"They're often the best sources for budget safari trips. They likely have the best prices and are also a great way to meet like-minded travelers in your demographic," says van Son.

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    "In Namibia, I walked up to Chameleon Backpackers and within an hour I had four people ask me if I wanted to team up on a rental car for a safari to Etosha National Park."

    6. And rent a 4x4.

    Travel For Wildlife

    "In most African parks, you can drive your own vehicle or a rental. It'll be cheaper, and you'll have much more control. Some safari vehicle rental companies, like Bushlore, will also rent all the camping equipment you need.

    Just be sure to follow the rules.

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    "Definitely read the animal warnings, as some wildlife—especially elephants—can certainly become aggressive and charge your car," cautions van Son.

    7. Camp in the parks whenever you can ...

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    Almost all the national parks have fantastic lodges, most of which also offer full-service campsites. "The camping facilities are fantastic and range from $10-15 per person a night, which is an absolute bargain," says van Son. "The best part of these campsites is you'll also have access to the amenities of the lodge such as Wi-Fi, restaurants, and a watering hole to view animals at night."

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    "The waterholes and roads found within the parks are regularly maintained," adds Garcia, "and the fees you pay are used to protect the wildlife you came here to see."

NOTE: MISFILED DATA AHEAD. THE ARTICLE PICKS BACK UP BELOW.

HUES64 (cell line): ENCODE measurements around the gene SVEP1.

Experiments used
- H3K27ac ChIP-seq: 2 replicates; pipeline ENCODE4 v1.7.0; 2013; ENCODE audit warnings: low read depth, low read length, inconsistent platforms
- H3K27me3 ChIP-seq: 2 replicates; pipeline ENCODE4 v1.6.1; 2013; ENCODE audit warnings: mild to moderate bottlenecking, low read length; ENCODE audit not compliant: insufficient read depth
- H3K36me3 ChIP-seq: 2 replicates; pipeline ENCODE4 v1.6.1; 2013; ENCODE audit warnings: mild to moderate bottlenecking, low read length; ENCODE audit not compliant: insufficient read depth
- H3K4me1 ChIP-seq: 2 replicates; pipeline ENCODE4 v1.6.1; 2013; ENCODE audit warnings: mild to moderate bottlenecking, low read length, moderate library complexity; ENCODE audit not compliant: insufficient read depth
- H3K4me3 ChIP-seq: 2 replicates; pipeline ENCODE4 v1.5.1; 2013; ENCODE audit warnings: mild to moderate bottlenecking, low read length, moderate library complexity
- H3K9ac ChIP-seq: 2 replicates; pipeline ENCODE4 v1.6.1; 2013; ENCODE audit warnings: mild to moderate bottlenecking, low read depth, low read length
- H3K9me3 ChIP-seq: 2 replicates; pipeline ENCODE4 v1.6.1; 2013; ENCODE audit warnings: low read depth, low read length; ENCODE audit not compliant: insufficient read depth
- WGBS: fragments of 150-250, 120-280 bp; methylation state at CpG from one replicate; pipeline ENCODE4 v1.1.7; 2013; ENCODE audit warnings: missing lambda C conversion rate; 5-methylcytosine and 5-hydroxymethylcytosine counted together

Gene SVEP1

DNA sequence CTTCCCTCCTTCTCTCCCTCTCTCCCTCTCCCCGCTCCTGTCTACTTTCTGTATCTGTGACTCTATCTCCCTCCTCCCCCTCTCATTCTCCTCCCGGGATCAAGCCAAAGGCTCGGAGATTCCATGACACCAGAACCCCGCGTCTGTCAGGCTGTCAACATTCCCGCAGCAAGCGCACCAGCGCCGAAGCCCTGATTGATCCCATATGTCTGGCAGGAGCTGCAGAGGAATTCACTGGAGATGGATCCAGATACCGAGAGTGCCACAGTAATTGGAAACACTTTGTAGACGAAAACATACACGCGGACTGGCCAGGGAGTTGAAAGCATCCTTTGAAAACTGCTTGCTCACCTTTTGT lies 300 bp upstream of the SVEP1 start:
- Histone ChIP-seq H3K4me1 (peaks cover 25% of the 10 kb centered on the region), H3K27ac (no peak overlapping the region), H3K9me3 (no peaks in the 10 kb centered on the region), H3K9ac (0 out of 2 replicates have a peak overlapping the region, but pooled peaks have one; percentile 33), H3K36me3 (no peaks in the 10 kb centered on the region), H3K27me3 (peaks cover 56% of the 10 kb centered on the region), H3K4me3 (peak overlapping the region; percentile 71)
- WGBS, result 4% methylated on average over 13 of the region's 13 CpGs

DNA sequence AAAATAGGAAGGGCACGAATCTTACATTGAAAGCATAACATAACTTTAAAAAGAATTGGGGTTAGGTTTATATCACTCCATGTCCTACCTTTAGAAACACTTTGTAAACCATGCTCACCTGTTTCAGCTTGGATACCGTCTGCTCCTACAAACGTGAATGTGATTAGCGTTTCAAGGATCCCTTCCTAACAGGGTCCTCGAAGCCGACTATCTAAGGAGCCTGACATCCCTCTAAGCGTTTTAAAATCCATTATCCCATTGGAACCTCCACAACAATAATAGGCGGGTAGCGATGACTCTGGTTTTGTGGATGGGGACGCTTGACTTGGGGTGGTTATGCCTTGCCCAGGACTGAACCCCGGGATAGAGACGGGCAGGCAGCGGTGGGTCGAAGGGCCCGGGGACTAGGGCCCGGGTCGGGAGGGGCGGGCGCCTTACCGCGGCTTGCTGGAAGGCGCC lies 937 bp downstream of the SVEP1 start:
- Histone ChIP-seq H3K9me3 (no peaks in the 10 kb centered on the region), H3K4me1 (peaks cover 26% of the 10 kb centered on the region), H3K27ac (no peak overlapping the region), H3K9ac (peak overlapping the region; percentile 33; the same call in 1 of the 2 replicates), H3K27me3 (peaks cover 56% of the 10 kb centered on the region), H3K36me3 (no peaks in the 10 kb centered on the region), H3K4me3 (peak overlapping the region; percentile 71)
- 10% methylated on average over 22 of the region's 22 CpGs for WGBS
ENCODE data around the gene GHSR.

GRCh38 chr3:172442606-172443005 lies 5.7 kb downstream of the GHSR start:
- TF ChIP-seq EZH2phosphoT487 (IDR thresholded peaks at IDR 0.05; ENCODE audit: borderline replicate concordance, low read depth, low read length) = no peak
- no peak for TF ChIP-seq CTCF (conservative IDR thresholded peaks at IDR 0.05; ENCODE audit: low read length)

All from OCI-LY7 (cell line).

8. ... but consider splurging on accommodation for a night or two, too.

    Facebook / Isibindi Africa Lodges
    Facebook / Isibindi Africa Lodges

    "Isibindi Africa Lodges offer dream accommodations in beautiful settings of Zululand at very reasonable prices," recommends Garcia. Another option: Stay with the locals, in lodges like !Xaus Lodge in the South African Kalahari. "When locals receive income from wildlife tourism, they are far more likely to preserve the animals in their own area and develop pride in their natural heritage."

    9. Invest in an SLR camera with a long lens — or rent one.

    Although you can get some beautiful landscapes with your iPhone, and cool videos with a GoPro, these cameras aren't the best because the animals won't get right in your face. So consider bringing an SLR camera and a longer lens (300-500mm range), advises Garcia. "Long lenses are expensive, but you can always rent one from a place like BorrowLenses."

    10. Cover yourself up.


    "Dress with light colored and comfortable clothing. Long sleeve shirts should be a staple in your safari wardrobe for those evenings. And don't forget a hat and sunglasses," says Garcia.

    11. Get your shots before you go.


    You'll probably need to get a few vaccinations, and take malaria pills. Also, you can avoid malaria areas entirely by checking first on the Centers for Disease Control (CDC) website. "Madikwe Game Reserve in South Africa, for example is a great malaria-free reserve."

    So go on, stand in a nice dress ...

    ... and stare at the sunset.

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    The animals are waiting for you.